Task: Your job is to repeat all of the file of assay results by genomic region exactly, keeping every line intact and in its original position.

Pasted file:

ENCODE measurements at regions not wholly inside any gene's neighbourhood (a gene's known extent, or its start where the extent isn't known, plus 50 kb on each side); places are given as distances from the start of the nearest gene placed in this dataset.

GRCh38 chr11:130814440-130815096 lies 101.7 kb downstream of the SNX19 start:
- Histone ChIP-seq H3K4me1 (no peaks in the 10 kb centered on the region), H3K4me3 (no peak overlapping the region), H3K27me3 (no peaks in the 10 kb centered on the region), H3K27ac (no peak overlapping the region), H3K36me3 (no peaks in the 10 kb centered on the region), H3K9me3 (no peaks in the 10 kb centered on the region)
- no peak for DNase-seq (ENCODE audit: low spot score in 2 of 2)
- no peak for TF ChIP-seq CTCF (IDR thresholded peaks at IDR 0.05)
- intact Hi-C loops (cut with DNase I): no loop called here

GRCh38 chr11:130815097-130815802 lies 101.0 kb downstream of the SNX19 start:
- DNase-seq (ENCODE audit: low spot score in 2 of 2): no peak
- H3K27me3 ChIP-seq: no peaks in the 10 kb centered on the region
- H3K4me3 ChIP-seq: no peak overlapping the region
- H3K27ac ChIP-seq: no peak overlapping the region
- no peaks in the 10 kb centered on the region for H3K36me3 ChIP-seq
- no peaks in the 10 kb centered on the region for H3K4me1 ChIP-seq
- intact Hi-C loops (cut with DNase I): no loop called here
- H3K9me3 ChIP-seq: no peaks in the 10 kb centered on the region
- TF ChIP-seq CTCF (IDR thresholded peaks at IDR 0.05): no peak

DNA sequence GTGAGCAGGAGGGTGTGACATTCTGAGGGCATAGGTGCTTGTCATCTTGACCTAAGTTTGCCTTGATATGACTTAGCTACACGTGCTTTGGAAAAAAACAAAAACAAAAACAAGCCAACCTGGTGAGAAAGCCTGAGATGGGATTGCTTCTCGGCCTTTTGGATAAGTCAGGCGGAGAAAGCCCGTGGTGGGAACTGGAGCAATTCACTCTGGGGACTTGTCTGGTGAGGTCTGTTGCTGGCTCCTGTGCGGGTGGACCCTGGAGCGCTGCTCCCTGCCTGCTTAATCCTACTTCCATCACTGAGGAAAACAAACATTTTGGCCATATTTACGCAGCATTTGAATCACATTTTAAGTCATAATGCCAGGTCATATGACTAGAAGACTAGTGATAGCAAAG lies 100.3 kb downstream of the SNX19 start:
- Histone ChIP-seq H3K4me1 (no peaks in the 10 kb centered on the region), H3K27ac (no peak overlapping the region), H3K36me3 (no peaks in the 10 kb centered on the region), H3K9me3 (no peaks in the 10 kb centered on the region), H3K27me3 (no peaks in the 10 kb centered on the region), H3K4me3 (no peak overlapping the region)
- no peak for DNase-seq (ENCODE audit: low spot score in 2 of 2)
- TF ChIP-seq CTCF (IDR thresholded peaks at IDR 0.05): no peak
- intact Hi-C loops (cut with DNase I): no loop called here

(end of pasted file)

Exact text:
ENCODE measurements at regions not wholly inside any gene's neighbourhood (a gene's known extent, or its start where the extent isn't known, plus 50 kb on each side); places are given as distances from the start of the nearest gene placed in this dataset.

GRCh38 chr11:130814440-130815096 lies 101.7 kb downstream of the SNX19 start:
- Histone ChIP-seq H3K4me1 (no peaks in the 10 kb centered on the region), H3K4me3 (no peak overlapping the region), H3K27me3 (no peaks in the 10 kb centered on the region), H3K27ac (no peak overlapping the region), H3K36me3 (no peaks in the 10 kb centered on the region), H3K9me3 (no peaks in the 10 kb centered on the region)
- no peak for DNase-seq (ENCODE audit: low spot score in 2 of 2)
- no peak for TF ChIP-seq CTCF (IDR thresholded peaks at IDR 0.05)
- intact Hi-C loops (cut with DNase I): no loop called here

GRCh38 chr11:130815097-130815802 lies 101.0 kb downstream of the SNX19 start:
- DNase-seq (ENCODE audit: low spot score in 2 of 2): no peak
- H3K27me3 ChIP-seq: no peaks in the 10 kb centered on the region
- H3K4me3 ChIP-seq: no peak overlapping the region
- H3K27ac ChIP-seq: no peak overlapping the region
- no peaks in the 10 kb centered on the region for H3K36me3 ChIP-seq
- no peaks in the 10 kb centered on the region for H3K4me1 ChIP-seq
- intact Hi-C loops (cut with DNase I): no loop called here
- H3K9me3 ChIP-seq: no peaks in the 10 kb centered on the region
- TF ChIP-seq CTCF (IDR thresholded peaks at IDR 0.05): no peak

DNA sequence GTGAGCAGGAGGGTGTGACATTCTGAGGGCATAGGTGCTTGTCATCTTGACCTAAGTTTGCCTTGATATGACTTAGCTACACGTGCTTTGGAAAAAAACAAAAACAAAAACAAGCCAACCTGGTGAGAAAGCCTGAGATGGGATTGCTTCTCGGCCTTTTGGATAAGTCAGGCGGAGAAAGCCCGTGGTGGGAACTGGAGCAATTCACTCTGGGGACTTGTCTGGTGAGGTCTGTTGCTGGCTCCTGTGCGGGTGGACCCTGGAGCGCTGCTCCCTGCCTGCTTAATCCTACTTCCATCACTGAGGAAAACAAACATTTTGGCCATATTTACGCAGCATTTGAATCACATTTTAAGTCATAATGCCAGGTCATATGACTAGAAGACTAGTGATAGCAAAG lies 100.3 kb downstream of the SNX19 start:
- Histone ChIP-seq H3K4me1 (no peaks in the 10 kb centered on the region), H3K27ac (no peak overlapping the region), H3K36me3 (no peaks in the 10 kb centered on the region), H3K9me3 (no peaks in the 10 kb centered on the region), H3K27me3 (no peaks in the 10 kb centered on the region), H3K4me3 (no peak overlapping the region)
- no peak for DNase-seq (ENCODE audit: low spot score in 2 of 2)
- TF ChIP-seq CTCF (IDR thresholded peaks at IDR 0.05): no peak
- intact Hi-C loops (cut with DNase I): no loop called here